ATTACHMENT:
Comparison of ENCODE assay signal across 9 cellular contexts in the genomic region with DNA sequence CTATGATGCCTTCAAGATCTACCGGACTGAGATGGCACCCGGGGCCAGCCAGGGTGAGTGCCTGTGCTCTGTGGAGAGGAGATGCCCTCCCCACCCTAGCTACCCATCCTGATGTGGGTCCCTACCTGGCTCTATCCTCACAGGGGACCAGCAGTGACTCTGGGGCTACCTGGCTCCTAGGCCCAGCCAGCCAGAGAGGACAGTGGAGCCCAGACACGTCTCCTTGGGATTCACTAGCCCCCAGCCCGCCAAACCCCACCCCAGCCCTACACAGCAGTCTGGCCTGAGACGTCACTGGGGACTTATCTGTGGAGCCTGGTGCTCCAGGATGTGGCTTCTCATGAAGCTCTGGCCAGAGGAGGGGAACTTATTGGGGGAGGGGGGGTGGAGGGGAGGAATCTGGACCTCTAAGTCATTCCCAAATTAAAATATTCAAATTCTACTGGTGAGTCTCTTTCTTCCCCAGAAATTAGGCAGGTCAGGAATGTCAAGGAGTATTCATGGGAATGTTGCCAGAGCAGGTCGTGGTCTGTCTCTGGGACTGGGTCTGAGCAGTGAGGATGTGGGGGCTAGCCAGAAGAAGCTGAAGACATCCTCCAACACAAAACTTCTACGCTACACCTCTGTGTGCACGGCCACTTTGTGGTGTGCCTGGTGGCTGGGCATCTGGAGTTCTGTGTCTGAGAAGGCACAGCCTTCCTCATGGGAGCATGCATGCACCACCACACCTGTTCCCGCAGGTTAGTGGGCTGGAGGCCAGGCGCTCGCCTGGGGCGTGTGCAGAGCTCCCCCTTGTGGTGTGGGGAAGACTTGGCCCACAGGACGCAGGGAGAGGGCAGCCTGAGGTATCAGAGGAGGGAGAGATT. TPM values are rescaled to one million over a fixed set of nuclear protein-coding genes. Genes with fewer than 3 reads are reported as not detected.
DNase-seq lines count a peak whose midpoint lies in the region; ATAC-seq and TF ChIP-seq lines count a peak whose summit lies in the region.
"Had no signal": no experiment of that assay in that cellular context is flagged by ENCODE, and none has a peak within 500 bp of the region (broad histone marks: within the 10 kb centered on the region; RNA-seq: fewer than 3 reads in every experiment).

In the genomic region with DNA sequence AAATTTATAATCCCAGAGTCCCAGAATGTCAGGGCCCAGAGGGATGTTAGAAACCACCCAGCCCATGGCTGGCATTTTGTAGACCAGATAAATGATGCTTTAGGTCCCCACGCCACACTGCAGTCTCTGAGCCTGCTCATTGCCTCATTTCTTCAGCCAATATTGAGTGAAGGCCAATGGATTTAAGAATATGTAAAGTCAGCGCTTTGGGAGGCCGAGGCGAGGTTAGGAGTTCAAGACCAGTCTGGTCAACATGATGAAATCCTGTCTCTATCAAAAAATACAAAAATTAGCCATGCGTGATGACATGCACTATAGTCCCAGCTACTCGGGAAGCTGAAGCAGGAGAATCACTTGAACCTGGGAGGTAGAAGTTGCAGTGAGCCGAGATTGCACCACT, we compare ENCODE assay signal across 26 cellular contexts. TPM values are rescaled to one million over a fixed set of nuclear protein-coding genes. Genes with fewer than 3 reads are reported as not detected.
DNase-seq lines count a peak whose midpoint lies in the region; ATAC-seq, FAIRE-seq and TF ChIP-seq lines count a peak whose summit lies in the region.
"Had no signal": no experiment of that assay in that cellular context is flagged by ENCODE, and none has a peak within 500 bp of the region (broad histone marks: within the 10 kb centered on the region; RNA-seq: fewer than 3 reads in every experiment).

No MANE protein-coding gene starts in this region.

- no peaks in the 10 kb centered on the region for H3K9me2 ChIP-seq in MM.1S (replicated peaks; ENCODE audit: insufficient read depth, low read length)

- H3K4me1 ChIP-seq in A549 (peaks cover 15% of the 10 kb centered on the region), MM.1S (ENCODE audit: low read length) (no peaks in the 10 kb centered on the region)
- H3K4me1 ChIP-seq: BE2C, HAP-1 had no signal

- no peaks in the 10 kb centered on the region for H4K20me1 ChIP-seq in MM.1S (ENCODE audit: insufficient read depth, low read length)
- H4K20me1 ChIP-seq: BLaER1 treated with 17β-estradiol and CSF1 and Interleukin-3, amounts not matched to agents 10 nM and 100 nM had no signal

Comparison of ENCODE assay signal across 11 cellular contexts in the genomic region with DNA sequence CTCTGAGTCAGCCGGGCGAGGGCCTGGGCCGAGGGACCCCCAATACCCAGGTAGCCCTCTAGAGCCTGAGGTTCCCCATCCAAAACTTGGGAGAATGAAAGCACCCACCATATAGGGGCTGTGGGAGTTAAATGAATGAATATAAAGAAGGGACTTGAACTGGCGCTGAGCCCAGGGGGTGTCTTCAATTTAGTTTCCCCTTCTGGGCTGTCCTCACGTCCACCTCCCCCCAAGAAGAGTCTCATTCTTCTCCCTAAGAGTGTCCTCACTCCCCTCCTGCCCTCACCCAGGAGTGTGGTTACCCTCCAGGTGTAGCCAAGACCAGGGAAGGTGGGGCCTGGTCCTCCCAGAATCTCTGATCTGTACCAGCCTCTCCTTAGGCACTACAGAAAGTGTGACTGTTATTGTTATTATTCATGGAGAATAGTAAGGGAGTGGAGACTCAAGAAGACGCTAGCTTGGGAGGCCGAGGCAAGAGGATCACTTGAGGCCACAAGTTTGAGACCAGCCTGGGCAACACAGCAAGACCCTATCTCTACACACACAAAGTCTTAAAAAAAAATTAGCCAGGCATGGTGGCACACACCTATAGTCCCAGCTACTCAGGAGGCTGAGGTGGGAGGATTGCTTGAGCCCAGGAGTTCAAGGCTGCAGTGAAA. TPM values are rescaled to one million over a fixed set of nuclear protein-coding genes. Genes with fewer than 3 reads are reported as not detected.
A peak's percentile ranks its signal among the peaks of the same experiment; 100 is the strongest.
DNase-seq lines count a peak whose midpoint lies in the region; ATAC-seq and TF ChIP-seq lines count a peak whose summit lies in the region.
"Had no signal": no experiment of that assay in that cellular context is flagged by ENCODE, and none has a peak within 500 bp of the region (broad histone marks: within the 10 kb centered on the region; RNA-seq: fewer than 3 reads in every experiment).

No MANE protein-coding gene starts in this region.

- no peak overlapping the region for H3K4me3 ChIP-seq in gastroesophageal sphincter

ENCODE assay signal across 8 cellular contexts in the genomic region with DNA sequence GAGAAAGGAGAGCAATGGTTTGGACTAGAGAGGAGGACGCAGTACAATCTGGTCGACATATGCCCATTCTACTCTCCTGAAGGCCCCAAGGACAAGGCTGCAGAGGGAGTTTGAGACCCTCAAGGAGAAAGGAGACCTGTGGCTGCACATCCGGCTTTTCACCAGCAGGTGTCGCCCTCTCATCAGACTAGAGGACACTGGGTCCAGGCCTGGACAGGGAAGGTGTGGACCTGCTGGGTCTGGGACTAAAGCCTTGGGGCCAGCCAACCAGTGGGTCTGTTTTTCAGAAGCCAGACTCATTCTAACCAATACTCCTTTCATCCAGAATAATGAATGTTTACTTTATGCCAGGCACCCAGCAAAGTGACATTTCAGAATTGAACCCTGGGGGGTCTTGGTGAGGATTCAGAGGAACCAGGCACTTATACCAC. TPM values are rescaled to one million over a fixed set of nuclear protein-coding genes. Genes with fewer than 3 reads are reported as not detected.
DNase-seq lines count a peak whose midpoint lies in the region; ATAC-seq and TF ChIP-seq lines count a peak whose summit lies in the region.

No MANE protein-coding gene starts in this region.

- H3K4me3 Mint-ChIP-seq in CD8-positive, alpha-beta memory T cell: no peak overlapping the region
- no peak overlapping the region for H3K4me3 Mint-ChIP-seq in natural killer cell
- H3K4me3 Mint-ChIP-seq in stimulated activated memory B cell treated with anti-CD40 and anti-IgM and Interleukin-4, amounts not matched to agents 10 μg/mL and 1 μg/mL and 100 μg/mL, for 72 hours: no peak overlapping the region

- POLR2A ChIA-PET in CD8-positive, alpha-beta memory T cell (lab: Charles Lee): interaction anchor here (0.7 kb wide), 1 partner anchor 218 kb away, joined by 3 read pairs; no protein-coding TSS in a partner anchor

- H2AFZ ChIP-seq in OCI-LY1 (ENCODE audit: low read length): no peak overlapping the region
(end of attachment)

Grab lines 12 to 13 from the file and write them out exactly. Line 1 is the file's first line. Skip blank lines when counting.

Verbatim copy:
- H4K20me1 ChIP-seq: BLaER1 treated with 17β-estradiol and CSF1 and Interleukin-3, amounts not matched to agents 10 nM and 100 nM had no signal

Comparison of ENCODE assay signal across 11 cellular contexts in the genomic region with DNA sequence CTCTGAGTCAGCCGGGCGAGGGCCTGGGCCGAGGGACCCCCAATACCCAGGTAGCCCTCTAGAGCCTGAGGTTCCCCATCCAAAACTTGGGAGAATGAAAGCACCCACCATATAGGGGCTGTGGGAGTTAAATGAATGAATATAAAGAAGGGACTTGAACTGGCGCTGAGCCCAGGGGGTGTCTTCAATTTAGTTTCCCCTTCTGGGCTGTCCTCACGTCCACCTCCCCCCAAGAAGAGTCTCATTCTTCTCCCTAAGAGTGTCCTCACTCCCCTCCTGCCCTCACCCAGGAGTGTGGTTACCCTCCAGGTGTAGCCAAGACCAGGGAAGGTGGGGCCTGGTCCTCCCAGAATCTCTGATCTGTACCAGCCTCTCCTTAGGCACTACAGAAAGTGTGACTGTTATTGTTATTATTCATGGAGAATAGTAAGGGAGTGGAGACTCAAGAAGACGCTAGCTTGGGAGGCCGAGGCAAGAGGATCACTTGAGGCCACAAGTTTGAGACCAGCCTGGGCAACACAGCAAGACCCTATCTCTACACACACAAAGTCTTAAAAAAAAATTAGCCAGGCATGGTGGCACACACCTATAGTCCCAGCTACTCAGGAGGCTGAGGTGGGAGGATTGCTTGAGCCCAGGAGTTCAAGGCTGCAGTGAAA. TPM values are rescaled to one million over a fixed set of nuclear protein-coding genes. Genes with fewer than 3 reads are reported as not detected.